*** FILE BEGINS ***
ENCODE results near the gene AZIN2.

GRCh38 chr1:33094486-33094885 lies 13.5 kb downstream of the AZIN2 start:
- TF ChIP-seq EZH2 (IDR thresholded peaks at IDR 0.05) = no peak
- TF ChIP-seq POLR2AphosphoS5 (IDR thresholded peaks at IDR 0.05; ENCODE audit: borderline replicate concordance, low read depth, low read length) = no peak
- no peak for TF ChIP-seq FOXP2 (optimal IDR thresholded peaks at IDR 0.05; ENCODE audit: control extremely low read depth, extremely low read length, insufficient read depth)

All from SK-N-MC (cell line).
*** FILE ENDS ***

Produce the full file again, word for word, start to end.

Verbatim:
ENCODE results near the gene AZIN2.

GRCh38 chr1:33094486-33094885 lies 13.5 kb downstream of the AZIN2 start:
- TF ChIP-seq EZH2 (IDR thresholded peaks at IDR 0.05) = no peak
- TF ChIP-seq POLR2AphosphoS5 (IDR thresholded peaks at IDR 0.05; ENCODE audit: borderline replicate concordance, low read depth, low read length) = no peak
- no peak for TF ChIP-seq FOXP2 (optimal IDR thresholded peaks at IDR 0.05; ENCODE audit: control extremely low read depth, extremely low read length, insufficient read depth)

All from SK-N-MC (cell line).